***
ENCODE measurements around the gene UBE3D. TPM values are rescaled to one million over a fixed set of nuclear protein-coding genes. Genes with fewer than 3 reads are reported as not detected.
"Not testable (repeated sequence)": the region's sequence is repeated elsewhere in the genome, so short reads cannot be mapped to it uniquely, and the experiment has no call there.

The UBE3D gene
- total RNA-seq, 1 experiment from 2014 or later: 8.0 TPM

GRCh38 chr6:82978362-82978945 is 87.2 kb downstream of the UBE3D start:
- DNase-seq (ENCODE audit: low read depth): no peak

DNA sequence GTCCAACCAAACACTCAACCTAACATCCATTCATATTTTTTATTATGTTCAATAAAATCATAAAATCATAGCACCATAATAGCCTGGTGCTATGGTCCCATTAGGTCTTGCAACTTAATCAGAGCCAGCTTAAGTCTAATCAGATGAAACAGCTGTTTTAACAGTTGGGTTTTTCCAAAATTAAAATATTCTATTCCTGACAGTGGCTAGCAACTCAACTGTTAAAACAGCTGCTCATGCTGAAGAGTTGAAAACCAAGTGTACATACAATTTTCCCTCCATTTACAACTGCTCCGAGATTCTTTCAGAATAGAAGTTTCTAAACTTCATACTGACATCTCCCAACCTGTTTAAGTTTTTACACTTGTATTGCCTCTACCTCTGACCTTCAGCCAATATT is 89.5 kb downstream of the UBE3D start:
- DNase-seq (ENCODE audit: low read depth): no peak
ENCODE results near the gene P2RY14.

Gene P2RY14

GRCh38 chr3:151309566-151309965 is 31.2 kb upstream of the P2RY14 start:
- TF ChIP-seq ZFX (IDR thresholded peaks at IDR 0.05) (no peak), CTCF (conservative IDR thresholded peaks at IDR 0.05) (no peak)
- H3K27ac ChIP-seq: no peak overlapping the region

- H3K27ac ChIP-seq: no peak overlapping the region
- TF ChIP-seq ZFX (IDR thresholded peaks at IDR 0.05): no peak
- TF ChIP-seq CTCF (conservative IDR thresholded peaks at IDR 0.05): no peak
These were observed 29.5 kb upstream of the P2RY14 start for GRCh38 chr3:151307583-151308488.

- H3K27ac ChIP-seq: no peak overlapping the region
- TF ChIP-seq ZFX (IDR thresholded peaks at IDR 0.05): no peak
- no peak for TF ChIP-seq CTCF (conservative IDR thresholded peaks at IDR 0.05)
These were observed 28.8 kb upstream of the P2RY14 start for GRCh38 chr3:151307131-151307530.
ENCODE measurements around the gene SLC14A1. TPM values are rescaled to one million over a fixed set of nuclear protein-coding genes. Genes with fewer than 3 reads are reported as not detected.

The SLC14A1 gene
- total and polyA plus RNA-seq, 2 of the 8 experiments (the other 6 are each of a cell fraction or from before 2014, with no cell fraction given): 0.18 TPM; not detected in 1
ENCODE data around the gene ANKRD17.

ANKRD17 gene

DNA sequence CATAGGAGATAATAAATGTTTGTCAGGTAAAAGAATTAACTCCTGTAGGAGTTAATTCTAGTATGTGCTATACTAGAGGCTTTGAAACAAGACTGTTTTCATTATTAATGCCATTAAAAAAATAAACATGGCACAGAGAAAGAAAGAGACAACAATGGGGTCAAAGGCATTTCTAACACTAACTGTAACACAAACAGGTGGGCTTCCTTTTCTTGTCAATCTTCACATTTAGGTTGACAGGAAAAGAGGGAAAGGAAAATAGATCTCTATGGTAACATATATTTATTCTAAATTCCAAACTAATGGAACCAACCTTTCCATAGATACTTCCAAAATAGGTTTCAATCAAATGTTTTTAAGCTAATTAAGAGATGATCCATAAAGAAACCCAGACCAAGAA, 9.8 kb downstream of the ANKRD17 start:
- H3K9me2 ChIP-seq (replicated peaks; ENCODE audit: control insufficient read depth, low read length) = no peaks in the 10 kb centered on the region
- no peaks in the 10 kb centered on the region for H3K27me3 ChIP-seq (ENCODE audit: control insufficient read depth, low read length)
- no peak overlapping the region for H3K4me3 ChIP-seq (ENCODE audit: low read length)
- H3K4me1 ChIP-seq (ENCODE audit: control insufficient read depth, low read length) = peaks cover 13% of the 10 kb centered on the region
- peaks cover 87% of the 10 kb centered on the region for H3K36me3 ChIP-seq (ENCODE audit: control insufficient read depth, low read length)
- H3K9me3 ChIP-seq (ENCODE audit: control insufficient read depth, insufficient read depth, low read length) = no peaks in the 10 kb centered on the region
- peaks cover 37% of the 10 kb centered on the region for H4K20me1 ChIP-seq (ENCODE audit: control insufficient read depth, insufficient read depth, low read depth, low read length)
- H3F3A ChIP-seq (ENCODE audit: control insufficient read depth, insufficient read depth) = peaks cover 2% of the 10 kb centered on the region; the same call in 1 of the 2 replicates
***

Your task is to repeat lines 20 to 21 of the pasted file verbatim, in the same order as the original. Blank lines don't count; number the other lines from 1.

- no peak for TF ChIP-seq CTCF (conservative IDR thresholded peaks at IDR 0.05)
These were observed 28.8 kb upstream of the P2RY14 start for GRCh38 chr3:151307131-151307530.